Finding good books to read when you’re an editor is difficult. You read with a pencil mentally in hand, fixing and rewriting as you read, and wondering was it the author or the editor who made that egregious error.
After thirty years in the publishing business, though, I’ve learned how to give my mental editor some free space. She might notice words, sentences, paragraphs, entire scenes that need work, but if the overall book is good, I let it go. Of course, I have read books that are so wonderful, my mental editor simply gazes in awe. For an example, read Consequences by Penelope Lively.
I am always reading something, and usually I read one book at a time. But then a friend or a student will hand me a book, saying that I have to read it because it is so good or because he or she wants my opinion. If the book intrigues me, I’ll halt reading my current book and start the new one. Other times, I’ll set a book aside for one reason or another, leaving it on my nightstand to be picked up again later. Such has been the case the past several weeks, and so I have three books on my nightstand right now. First, If on a winter’s night a traveler by Italo Calvino. Recommended by a student and an absolutely fascinating read, but not a good vacation book. So I set it aside before going away for a week, opting instead for Tana French’s Faithful Place. Also a good read–French writes amazing dialogue–but I’ve read one of her books before and I know she does not do happy endings. When I was fifty pages from the end, there was a sudden death in my family. I had to stop reading Faithful Place.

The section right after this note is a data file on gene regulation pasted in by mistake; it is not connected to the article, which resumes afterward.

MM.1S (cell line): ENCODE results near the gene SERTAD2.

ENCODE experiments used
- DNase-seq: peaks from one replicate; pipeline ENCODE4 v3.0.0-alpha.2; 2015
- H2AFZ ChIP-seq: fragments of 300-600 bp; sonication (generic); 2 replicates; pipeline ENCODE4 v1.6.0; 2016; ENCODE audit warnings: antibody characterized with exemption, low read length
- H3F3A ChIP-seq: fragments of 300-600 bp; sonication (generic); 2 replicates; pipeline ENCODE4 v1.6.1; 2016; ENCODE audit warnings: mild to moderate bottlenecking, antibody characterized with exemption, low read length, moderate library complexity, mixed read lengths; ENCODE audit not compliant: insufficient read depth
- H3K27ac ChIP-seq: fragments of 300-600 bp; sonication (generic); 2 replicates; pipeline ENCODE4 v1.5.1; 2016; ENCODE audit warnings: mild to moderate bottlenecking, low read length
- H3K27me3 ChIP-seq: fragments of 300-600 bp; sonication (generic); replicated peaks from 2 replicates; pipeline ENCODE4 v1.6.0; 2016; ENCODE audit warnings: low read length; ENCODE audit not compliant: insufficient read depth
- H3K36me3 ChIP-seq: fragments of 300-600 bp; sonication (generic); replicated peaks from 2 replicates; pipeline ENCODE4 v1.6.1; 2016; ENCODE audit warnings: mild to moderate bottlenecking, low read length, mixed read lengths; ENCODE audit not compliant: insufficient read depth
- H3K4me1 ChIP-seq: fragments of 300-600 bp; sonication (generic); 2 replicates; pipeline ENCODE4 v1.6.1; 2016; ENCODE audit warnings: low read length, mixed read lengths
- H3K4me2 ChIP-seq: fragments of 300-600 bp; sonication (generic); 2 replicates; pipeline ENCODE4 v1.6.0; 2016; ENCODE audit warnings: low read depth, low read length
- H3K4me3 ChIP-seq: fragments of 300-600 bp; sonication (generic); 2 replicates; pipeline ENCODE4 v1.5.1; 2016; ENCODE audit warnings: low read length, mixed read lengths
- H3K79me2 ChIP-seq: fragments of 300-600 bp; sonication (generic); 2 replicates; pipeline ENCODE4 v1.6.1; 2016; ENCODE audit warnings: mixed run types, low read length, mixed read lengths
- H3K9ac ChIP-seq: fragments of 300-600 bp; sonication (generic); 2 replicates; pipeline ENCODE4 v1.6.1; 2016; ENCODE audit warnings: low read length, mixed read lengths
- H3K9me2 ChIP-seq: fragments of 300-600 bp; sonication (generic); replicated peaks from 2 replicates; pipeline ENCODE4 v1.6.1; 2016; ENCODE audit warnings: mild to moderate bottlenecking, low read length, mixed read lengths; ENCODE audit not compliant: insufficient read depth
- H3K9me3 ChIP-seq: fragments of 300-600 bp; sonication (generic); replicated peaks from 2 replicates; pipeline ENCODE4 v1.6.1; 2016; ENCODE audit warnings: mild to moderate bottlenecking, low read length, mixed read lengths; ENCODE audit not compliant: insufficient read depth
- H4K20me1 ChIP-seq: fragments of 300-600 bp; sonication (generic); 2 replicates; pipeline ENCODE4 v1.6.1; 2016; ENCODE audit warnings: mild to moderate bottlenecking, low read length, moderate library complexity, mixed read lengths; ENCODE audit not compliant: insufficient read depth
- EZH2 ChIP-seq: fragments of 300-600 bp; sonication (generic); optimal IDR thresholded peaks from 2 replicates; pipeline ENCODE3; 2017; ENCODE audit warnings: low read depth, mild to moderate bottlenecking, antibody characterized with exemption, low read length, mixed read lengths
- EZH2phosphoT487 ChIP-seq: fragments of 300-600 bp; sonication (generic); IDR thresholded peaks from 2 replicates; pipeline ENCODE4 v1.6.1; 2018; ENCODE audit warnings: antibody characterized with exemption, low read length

So I have chosen “comfort reading” for right now–one of Dorothy L. Sayers’s Lord Peter Wimsey mysteries, Clouds of Witness. An odd collection, to be sure, on my nightstand.
How about you? Are you a one-book-only kind of reader, or do you flit about? And what makes you put a book down?